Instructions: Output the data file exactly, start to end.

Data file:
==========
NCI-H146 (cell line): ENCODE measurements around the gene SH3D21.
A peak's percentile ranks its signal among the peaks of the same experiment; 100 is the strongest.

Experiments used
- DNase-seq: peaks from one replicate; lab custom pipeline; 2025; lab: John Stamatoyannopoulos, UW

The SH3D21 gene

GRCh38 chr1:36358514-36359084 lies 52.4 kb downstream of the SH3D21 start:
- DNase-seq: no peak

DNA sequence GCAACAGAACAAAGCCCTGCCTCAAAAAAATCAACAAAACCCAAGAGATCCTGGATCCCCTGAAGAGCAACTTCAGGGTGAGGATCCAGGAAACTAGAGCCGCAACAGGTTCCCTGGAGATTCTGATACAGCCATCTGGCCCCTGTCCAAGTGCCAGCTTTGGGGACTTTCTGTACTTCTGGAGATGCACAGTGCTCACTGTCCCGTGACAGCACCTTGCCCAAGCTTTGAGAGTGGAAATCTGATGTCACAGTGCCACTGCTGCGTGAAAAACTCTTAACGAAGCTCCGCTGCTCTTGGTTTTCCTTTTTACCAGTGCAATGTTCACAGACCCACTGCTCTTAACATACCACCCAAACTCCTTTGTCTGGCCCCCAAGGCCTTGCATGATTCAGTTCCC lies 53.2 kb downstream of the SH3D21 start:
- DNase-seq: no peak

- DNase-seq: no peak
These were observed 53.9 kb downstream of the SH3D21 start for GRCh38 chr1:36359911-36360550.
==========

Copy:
NCI-H146 (cell line): ENCODE measurements around the gene SH3D21.
A peak's percentile ranks its signal among the peaks of the same experiment; 100 is the strongest.

Experiments used
- DNase-seq: peaks from one replicate; lab custom pipeline; 2025; lab: John Stamatoyannopoulos, UW

The SH3D21 gene

GRCh38 chr1:36358514-36359084 lies 52.4 kb downstream of the SH3D21 start:
- DNase-seq: no peak

DNA sequence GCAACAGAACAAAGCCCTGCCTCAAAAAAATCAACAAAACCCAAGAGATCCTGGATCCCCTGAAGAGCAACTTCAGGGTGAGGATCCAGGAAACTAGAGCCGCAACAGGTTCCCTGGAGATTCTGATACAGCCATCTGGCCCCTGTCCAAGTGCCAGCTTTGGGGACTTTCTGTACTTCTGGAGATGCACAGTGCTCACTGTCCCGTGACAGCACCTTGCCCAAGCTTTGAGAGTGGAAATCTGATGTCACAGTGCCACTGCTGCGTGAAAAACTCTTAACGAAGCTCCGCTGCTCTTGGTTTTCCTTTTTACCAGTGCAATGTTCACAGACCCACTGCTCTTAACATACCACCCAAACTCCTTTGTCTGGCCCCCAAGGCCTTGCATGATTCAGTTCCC lies 53.2 kb downstream of the SH3D21 start:
- DNase-seq: no peak

- DNase-seq: no peak
These were observed 53.9 kb downstream of the SH3D21 start for GRCh38 chr1:36359911-36360550.